Firstly let’s be crystal clear on this – a cat that can’t pee is going to die unless immediate veterinary care is sought. Urethral blockage is one of the most common feline emergencies that we see at Sunset Vet and therefore it is vital that cat owners are aware of this condition and can identify it early when it happens, before it is too late.
As an anatomical reminder, one of the jobs of the kidneys is to filter unwanted toxins from the blood and pass this waste product, via the ureters, into the bladder for excretion via urination. Once the bladder has filled up enough, receptors in the bladder wall send a signal to the brain that the animal needs to pee, and the bladder muscle contracts to push the urine out through the urethra (via the penis in males and the vagina in females).
If the urethra becomes blocked and the animal is unable to pee, not only is it excruciatingly painful but it will also result in a dangerous build-up of electrolytes and metabolic by-products that result in multiple organ failure. Whilst the kidneys will be severely damaged by the backing up of urine and resulting ‘azotemia’ (medical terminology for increased urea levels in the blood), the most dangerous effect of a urinary blockage is the effect of the build-up of potassium on the heart. High levels of potassium in the blood cause the heart rate to slow down and will eventually lead to cardiac arrest.
Dogs can also present with urinary blockages, but it is much more common in male cats, largely due to the narrowing of the urethra when it bends sharply around the penile bone. For simplicity this article will focus on the phenomenon of urethral blockages in male cats.
How does the urethra become blocked?
- the formation of a urinary mineral stone (‘urolith’) in the bladder which is then peed out into the urethra and gets lodged on the way
- the formation and lodging of urinary grit/sludge, or a mucosal plug secreted from an inflamed bladder wall or urethral lining
- the formation of a blood clot resulting from bleeding within the urinary tract
- the development of a urethral stricture (essentially scar tissue) which narrows the diameter of the urethra resulting in an obstruction
- spasm of the urethral muscle, which can also narrow the urethral diameter
- a tumour arising either from within the urethra itself or from a structure surrounding the urethra which compresses it from the outside
Are all cats at risk of this condition?
Although all male cats (and dogs) can potentially develop urethral obstruction, there are a number of predisposing factors that make it more likely.
- Male cats are at higher risk than female cats, due to the sharp bend of the urethra at the base of the penis
- Overweight cats are at greater risk
- Cats that eat only or mostly dry food are at greater risk than those that eat exclusively wet food (wet food
increases the water intake; however wet food only has other negative effects such as dental disease so it’s a trade-off)
- Cats that have previously had a urethral obstruction are at increased risk of obstructing again, especially if their diet has remained the same
- Cats with recurrent cystitis (bladder wall inflammation) are at increased risk of urethral obstruction.
- Stress (e.g. moving home, home renovations, new baby, stray cat in your garden etc) also increases the risk of urethral obstruction.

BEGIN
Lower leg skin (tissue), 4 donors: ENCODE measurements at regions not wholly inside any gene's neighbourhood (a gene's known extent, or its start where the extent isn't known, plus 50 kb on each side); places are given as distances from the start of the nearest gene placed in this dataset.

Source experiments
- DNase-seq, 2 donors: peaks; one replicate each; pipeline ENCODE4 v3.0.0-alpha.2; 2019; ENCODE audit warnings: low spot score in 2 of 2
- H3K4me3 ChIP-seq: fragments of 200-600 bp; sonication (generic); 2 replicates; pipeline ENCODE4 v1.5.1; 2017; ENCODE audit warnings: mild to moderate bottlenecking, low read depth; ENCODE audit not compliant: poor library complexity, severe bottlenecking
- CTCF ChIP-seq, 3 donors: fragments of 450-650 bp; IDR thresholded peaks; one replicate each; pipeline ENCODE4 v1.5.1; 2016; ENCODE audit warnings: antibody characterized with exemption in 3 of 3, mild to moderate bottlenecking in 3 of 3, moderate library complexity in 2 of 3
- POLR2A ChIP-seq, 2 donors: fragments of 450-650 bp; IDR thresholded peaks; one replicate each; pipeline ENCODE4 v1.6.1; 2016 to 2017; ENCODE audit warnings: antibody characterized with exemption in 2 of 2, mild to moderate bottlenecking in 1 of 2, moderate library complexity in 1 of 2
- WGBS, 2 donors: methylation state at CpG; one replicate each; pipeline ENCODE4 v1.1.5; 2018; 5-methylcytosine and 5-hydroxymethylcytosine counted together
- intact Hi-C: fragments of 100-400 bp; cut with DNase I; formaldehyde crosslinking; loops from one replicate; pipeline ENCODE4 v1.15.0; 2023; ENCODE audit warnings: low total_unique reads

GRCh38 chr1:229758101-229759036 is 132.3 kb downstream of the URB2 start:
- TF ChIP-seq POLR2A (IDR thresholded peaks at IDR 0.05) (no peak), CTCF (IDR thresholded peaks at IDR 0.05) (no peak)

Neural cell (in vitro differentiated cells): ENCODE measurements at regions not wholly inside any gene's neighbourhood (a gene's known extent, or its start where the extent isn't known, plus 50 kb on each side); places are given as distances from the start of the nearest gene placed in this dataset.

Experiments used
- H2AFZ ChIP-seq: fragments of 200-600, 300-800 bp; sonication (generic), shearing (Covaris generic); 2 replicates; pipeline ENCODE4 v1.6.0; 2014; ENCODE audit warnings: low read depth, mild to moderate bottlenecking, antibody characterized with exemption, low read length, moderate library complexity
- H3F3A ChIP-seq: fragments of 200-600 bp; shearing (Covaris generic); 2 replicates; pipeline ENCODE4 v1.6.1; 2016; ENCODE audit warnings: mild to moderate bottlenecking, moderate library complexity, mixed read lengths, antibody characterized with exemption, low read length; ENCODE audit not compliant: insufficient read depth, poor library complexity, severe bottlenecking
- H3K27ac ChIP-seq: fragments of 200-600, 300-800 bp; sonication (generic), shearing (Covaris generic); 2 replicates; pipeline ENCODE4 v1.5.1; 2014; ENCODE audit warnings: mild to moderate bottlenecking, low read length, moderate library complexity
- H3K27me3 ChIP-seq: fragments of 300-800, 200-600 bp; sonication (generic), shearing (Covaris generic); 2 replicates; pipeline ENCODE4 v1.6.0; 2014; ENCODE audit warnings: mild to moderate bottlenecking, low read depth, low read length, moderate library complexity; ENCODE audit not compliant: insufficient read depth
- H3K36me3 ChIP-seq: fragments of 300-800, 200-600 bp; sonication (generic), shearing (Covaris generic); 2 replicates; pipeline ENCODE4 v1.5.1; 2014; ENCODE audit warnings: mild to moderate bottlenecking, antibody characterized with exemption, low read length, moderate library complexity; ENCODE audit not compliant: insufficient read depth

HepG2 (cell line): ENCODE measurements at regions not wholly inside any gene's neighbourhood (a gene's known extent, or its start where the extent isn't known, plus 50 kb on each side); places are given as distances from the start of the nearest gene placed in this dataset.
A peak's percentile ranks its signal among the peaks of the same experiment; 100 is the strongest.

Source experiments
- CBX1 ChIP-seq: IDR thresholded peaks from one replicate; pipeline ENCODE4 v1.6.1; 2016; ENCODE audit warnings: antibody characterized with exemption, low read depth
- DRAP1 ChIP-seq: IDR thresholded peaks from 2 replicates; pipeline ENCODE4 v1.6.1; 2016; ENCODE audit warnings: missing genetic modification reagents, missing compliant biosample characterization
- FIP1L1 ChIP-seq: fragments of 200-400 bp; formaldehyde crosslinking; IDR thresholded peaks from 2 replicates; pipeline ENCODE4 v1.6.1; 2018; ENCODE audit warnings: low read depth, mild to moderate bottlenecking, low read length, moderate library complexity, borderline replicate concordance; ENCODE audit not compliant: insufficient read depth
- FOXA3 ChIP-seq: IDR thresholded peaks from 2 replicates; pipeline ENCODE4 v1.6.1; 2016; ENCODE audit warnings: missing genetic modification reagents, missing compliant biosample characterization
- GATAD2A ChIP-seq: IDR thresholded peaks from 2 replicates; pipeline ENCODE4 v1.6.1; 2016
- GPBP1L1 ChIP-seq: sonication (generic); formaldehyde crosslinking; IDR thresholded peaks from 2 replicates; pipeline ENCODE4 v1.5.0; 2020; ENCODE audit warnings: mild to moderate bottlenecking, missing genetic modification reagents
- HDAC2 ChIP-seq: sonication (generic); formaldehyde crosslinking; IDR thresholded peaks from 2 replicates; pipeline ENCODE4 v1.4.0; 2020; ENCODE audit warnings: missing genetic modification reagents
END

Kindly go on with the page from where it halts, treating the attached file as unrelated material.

- Neutered cats and those that are indoor-only also appear to be at greater risk, though this could be linked to the greater likelihood of obesity in cats following sterilisation
How do I know if my cat has a urethral obstruction?
The clinical signs your cat shows depends largely on how long it has been blocked for. The earlier you recognise it and intervene medically, the better chance of a complete recovery, the less pain your cat will go through and the lower your vet bill will be!
Here we list the signs in more or less early to late order.
- Frequent trips to the litter box,
- Straining to pee for a long period of time
- Straining to pee but nothing coming out, or just a few spots
- Being more vocal than usual, constant meowing
- Licking their penis excessively
- Loss of appetite
- Drinking more than usual all of a sudden
- Signs of abdominal pain, such as crying when you pick them up or showing aggression that is out of character
- Becoming comatose
Remember, a cat can die if it is has an untreated urethral obstruction for just 24 hours! Unfortunately there are no ‘home remedies’ for this condition, so a trip to the vet is an absolute must.
What will happen at the vet if my cat has urethral obstruction?
Firstly the vet will want to confirm that this is indeed a blocked bladder. A gentle palpation of the abdomen will reveal usually a rock hard grapefruit sized bladder, as sure sign of urethral obstruction.
Your cat will likely need to be hospitalised for several days in order to unblock it as the goal is not only to empty the bladder but also to stabilise the cat, treat the acute kidney failure and potentially life threatening increased potassium in the blood, identify why it blocked in the first place and remove that cause if for example it is due to a bladder stone.
Usually a short acting sedative is given, and the vet will pass a urinary catheter up the penis, suturing it in place with a closed collection system. The bladder is flushed and samples are taken to look for crystals. Xrays may be taken to identify bladder stones, and if they are present, surgery may be required to remove them.
Sunset Vet offers veterinary services via their Kuta (24hr) and Ubud (8am-10pm) clinics. For further information or to make an appointment call them on 03619348915 (Kuta) or 0361975296 (Ubud), or visit www.sunsetvetbali.com or www.facebook.com/sunsetvetbali or Instagram: sunset_vet_bali
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